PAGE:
Even in our modern technological world, we still cherish craftsmen who work with their hands. Perhaps we sense that they embed a piece of their own soul in each product that comes from their handiwork. Today, Jeremiah is told to admire the creative skill of a potter who fashions wet clay into vessels of various sizes and shapes. Once they have been baked dry in an oven, they will eventually be useful for storing oil and grain, or carrying water from a nearby spring to a home.
The emphasis in today’s brief excerpt is that the potter can do whatever he wants with the clay. If he is not happy with what is shaping up, he can start over and refashion the same clay into something completely different. As God says through Jeremiah, “like clay in the hand of the potter, so are you in my hand, house of Israel.”
My own appreciation for the vividness of this image comes from one afternoon more than three decades ago when I listened to a potter explain the various steps involved in preparing the clay before it was ready to be thrown on the spinning wheel and deftly fashioned into its desired shape by the gentle pressure of his fingers. I remember especially how that potter insisted that he strenuously had to knead the wet clay like baking dough. Every trace of air bubbles must be removed from the clay. If the potter were careless in this duty, those air bubbles would remain in the clay like a ticking bomb. When the object was baked in the oven, those little pockets of air would burst and shatter all the surrounding area, making all the potter’s creativity utterly useless.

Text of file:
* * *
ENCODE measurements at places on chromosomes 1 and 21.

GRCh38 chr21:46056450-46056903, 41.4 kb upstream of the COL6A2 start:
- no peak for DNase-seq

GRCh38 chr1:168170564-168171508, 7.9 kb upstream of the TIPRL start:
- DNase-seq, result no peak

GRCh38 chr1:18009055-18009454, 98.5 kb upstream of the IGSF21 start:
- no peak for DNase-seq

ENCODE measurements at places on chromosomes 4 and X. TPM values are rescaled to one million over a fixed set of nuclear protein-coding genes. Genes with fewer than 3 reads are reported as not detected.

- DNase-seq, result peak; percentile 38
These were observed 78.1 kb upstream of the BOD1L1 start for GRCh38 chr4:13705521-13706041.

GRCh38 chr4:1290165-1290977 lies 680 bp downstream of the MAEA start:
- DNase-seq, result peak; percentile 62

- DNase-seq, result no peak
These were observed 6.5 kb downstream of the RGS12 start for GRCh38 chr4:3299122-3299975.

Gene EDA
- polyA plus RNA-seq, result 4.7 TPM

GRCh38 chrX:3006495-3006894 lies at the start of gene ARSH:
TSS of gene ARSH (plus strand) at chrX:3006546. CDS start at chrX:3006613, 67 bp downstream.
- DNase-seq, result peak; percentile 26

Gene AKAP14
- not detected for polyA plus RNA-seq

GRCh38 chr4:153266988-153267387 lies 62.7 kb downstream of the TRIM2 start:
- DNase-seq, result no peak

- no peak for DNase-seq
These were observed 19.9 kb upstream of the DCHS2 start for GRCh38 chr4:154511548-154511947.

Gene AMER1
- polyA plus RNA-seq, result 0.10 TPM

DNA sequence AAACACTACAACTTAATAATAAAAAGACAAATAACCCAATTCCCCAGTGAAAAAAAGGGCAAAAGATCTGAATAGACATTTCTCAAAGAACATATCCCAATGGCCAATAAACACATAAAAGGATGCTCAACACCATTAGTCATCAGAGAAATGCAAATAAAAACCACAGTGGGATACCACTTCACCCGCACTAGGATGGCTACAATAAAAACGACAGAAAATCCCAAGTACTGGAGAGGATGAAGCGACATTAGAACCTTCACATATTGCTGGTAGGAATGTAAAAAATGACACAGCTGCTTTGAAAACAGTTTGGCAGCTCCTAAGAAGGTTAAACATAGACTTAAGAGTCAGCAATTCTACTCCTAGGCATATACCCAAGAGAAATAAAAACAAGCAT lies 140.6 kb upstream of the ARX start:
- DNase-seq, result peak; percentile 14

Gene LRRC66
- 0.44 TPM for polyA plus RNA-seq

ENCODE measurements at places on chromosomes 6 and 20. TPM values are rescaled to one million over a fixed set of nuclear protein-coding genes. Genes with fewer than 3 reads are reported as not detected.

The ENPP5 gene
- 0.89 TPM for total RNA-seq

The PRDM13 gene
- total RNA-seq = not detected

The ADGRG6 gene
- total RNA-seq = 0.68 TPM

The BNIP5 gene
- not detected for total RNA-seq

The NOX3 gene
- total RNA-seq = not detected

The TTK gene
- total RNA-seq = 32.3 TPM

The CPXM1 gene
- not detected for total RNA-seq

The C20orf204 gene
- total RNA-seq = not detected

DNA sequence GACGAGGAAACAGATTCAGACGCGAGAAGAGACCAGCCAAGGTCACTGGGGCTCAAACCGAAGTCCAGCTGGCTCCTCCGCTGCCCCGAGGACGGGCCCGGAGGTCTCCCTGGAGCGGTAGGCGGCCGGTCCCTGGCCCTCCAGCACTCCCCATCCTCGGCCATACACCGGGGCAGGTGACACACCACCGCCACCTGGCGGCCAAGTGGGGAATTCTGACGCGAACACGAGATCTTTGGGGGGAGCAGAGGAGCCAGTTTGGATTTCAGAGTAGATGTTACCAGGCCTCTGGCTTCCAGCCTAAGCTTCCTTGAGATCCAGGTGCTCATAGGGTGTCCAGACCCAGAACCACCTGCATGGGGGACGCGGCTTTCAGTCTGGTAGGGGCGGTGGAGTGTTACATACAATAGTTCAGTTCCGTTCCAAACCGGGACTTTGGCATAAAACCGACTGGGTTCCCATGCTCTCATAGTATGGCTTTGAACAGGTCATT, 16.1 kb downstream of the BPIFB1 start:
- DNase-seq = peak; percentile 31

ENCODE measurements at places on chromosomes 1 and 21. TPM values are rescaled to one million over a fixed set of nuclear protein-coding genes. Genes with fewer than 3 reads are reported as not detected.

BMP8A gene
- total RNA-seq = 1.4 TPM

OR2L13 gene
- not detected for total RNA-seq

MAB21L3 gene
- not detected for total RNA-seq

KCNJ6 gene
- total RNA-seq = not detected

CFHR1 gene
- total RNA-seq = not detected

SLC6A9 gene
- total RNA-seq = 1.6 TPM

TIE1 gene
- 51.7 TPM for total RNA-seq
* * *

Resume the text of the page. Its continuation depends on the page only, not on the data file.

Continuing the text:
When God says that he will fashion “Israel” – and us – like the potter, we can expect to be pushed around a bit in our spiritual growth process. God has to move us to address some of those potentially destructive “air bubbles” of our personality and weak will before they wreak havoc on our lives and many other people whom we influence over the years. The lifeless wet clay in the hands of the potter is mute, but we can pray, “Lord, let your healing hands shape me into something as holy and beautiful as You are.”
(Father Paul Zilonka, C.P. is a Member of the Passionist Preaching Team of St. Paul of the Cross Province).